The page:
News / Toronto

Metro Walks: What it's like to be a pedestrian who uses a wheelchair in Toronto

Adam Cohoon,who uses a motorized wheelchair, took Metro on a tour of his neighbourhood to understand what it’s like to walk – or wheel – a mile in his shoes.

Whether it’s sandwich board ads blocking the sidewalk, speeding drivers or inconsistent infrastructure, Adam Cohoon's commute is far more perilous than the average pedestrian’s.

Eduardo Lima / Metro Order this photo

Whether it’s sandwich board ads blocking the sidewalk, speeding drivers or inconsistent infrastructure, Adam Cohoon's commute is far more perilous than the average pedestrian’s.

When Adam Cohoon was first thinking about moving to Toronto from Kincardine, Ont., he went on a “reconnaissance visit.”

One of the first things he witnessed was a man on a scooter being hit by a driver.

“I knew right then and there that I wanted to stay downtown where things were more pedestrian friendly,” he said.

Cohoon recently took Metro on a tour of his Distillery District neighbourhood, to show what it’s like to move through the city using a wheelchair.

Whether it’s sandwich board ads blocking the sidewalk, speeding drivers or inconsistent infrastructure, his commute is far more perilous than the average pedestrian’s.

In particular, access to curb cuts – the lowered portion of the sidewalk that allows wheelchair users to get on and off the roadway – is an issue Cohoon faces daily.

He even avoids using the streetcar because some stops lack curb cuts.

Cherry Street and Mill Street: A car briefly blocks the curb cut, making it impossible for Cohoon to get out of the intersection.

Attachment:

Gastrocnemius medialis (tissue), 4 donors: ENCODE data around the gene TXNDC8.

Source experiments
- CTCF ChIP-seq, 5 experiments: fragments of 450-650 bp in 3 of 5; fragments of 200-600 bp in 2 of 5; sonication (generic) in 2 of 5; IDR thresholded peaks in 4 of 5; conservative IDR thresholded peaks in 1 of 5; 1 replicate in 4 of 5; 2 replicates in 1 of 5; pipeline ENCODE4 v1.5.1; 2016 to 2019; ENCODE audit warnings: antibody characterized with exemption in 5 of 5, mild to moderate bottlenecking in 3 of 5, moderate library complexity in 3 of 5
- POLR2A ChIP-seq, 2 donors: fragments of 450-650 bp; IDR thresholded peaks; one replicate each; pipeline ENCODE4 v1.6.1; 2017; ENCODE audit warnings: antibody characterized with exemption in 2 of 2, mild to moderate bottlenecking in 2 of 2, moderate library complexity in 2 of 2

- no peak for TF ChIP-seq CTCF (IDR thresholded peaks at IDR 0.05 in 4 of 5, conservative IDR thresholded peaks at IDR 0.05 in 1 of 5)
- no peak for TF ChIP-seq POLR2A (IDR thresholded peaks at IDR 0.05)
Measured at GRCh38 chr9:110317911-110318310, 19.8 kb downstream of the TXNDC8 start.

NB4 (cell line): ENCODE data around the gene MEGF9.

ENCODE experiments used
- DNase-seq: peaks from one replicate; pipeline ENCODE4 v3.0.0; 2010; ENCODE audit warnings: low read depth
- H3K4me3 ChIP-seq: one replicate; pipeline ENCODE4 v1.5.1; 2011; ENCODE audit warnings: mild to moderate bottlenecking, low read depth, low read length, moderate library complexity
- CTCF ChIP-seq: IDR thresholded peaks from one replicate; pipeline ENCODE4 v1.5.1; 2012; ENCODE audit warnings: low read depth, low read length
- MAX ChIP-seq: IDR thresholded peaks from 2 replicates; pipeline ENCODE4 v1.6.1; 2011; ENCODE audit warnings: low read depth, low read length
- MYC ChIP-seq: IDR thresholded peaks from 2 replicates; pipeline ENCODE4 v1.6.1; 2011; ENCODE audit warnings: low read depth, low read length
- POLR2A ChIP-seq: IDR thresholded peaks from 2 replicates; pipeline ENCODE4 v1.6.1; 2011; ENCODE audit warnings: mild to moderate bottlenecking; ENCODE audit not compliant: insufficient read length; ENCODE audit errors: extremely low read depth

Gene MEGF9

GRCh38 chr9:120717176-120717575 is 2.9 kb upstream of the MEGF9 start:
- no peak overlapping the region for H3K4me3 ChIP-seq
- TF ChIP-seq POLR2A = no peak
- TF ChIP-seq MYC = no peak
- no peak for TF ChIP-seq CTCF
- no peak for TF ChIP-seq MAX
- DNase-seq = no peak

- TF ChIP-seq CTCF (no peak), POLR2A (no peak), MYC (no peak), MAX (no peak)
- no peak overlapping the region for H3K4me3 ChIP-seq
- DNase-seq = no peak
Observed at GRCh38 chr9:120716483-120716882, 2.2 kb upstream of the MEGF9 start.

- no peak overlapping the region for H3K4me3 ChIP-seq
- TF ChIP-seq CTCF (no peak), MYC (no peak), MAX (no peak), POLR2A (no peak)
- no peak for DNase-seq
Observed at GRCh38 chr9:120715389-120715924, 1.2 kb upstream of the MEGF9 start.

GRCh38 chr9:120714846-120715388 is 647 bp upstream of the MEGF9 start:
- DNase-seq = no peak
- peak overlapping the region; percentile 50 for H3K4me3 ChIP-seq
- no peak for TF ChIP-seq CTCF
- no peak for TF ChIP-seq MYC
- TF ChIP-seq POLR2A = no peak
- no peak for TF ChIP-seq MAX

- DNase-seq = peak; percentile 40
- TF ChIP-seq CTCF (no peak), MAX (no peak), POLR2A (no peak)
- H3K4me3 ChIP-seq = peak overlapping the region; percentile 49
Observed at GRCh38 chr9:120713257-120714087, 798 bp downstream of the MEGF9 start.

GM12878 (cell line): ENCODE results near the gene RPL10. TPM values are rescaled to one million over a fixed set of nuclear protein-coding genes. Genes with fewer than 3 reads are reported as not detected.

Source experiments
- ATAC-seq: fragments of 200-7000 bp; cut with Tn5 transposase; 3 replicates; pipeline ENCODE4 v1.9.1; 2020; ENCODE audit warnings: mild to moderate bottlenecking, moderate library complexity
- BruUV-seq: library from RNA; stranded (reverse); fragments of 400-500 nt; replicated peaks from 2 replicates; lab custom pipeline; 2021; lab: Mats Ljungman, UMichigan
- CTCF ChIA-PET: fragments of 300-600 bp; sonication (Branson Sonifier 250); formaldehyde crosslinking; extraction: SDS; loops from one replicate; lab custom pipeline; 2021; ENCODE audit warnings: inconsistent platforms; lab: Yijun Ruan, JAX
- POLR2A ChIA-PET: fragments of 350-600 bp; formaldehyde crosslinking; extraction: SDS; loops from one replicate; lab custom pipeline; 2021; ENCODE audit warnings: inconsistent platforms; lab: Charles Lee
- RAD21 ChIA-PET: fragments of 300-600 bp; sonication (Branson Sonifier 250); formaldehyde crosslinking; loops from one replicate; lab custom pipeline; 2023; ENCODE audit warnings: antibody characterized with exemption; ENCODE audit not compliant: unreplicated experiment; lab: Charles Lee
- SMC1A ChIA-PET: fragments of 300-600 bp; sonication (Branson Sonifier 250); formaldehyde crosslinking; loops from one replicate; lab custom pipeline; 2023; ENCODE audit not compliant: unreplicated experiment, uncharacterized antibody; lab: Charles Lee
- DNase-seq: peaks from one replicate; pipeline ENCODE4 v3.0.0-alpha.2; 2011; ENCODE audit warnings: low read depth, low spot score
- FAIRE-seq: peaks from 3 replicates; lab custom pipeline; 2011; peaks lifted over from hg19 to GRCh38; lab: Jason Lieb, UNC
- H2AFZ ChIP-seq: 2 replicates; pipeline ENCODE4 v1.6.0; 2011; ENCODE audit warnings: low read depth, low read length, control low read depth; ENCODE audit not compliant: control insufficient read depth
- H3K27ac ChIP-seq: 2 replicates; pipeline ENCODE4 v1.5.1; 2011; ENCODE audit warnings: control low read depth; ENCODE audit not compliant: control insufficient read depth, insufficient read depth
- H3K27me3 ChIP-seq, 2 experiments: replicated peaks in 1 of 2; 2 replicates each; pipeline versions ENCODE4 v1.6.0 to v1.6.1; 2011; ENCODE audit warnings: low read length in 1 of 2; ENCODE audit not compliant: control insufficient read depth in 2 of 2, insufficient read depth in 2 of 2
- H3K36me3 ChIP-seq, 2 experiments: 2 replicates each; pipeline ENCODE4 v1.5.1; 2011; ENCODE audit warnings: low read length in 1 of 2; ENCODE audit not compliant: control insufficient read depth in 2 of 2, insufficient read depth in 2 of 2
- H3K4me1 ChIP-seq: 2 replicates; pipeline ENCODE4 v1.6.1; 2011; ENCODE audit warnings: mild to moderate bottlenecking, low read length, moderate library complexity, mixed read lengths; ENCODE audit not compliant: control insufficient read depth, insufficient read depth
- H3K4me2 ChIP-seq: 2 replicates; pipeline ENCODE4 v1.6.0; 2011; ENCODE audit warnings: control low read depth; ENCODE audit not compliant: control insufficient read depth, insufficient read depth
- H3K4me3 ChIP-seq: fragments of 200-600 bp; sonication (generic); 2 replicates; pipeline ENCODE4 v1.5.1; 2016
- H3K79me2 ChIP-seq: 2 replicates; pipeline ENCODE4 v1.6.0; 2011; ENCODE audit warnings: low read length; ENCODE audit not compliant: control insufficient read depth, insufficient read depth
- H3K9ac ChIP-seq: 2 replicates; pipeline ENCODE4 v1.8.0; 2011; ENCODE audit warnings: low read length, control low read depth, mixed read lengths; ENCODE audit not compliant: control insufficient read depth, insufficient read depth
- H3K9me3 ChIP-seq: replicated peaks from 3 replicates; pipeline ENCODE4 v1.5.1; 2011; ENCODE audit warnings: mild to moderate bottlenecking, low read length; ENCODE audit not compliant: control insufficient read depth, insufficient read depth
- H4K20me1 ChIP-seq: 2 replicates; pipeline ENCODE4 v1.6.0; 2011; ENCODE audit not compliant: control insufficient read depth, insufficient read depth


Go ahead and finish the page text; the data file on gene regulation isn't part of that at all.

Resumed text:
Eduardo Lima/Metro

Cherry Street and Mill Street: A car briefly blocks the curb cut, making it impossible for Cohoon to get out of the intersection.

While crossing Cherry Street at Mill Street, a driver blocked the cut before slowly backing up.

“Sometimes I will be trapped in an intersection if the cars are blocking me and the light has changed,” he said.

Trinity Street and Mill Street: A Canada Post truck blocks the sidewalk. Luckily the sidewalk is wide enough to go around, but just barely.

Eduardo Lima/Metro

Trinity Street and Mill Street: A Canada Post truck blocks the sidewalk. Luckily the sidewalk is wide enough to go around, but just barely.

Cohoon said he typically has enough time to cross intersections because his wheelchair is so fast, but other people with mobility issues, like seniors and people in non-motorized wheelchairs often don’t.

It’s that that prospect of being stranded on the roadway, with cars heading toward him, that makes Cohoon wish for lower speed limits.

“When it comes to traffic, the city is almost like an old man with heart disease. We know there’s blockages but we keep trying to get the flow going, rather than saying ‘we should slow down,’” he said.

Cooperage Street and Front Street: Sandwich board signs block the sidewalk.

Eduardo Lima/Metro

Cooperage Street and Front Street: Sandwich board signs block the sidewalk.

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